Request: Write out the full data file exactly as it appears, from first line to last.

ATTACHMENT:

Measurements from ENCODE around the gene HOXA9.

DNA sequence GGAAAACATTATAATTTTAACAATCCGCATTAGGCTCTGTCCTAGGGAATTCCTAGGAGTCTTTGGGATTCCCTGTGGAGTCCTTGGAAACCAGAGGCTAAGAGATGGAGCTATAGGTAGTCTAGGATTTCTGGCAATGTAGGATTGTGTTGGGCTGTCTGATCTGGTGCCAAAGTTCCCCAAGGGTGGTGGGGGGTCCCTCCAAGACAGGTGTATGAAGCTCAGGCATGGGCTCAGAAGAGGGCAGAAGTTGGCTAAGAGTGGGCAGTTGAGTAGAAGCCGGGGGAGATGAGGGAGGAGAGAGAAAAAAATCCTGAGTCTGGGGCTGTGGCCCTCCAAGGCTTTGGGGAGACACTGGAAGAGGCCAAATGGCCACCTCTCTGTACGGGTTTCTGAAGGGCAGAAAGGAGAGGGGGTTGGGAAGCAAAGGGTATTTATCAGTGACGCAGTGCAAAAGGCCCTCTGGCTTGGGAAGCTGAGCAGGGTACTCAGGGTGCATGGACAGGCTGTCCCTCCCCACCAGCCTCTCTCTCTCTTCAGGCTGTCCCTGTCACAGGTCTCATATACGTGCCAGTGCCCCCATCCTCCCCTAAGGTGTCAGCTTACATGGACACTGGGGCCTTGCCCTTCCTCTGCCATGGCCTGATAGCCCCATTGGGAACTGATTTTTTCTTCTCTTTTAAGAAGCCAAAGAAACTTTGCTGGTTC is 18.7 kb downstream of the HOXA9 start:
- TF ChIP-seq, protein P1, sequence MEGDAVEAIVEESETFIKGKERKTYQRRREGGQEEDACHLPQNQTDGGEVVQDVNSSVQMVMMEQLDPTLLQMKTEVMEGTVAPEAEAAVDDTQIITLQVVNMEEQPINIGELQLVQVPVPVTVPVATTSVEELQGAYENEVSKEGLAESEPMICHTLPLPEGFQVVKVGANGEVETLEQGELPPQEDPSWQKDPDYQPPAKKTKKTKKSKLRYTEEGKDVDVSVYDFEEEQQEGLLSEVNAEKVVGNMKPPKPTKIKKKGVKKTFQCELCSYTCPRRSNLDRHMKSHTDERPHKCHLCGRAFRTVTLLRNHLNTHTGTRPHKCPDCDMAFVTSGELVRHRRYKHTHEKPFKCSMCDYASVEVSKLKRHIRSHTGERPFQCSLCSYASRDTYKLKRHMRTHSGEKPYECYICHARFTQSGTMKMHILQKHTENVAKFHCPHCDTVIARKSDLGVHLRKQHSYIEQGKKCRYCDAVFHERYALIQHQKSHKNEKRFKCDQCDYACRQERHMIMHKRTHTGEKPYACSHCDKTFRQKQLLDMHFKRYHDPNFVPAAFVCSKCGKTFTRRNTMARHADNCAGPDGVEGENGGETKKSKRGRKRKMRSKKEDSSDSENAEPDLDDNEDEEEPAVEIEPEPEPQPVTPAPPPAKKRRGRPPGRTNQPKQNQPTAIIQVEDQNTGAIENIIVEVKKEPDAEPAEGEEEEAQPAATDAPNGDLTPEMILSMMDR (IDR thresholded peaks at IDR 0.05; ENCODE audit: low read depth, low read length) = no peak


Measurements from ENCODE around the gene HOXA9.

DNA sequence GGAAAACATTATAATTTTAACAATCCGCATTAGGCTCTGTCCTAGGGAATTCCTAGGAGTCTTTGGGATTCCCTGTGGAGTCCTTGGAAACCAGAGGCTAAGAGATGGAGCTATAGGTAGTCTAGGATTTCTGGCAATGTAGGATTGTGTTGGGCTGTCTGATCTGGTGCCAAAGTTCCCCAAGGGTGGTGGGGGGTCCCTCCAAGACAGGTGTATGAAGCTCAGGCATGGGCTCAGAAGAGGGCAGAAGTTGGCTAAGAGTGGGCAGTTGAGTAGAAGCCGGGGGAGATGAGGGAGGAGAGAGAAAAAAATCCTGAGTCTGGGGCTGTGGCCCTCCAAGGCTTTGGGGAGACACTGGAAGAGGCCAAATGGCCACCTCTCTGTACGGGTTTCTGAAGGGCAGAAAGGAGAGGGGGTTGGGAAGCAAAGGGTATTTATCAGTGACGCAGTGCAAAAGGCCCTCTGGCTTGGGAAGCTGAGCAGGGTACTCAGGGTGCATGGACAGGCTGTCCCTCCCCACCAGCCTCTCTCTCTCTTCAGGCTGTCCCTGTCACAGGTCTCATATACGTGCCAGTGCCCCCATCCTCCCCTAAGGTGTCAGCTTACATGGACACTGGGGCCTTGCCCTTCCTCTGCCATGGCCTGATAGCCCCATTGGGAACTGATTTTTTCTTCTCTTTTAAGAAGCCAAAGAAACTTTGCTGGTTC is 18.7 kb downstream of the HOXA9 start:
- TF ChIP-seq, protein P1, sequence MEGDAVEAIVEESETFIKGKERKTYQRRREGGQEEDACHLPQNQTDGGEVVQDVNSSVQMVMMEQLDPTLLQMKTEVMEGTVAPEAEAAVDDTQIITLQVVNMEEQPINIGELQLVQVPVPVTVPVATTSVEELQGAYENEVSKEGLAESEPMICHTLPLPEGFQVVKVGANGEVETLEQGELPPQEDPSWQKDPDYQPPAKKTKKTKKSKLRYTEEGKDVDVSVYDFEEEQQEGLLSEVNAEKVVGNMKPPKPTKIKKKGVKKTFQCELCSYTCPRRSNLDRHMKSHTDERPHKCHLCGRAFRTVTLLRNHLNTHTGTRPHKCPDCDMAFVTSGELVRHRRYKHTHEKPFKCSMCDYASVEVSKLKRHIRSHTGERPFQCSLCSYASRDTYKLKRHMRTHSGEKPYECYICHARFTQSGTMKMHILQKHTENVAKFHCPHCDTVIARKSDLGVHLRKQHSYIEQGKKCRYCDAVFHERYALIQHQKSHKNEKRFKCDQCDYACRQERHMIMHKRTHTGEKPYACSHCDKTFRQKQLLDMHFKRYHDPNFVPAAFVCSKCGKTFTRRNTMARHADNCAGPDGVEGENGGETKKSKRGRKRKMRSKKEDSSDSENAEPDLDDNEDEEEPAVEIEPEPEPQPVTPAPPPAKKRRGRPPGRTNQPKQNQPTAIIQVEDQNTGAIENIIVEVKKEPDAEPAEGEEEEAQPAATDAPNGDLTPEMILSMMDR (IDR thresholded peaks at IDR 0.05; ENCODE audit: low read depth, low read length) = no peak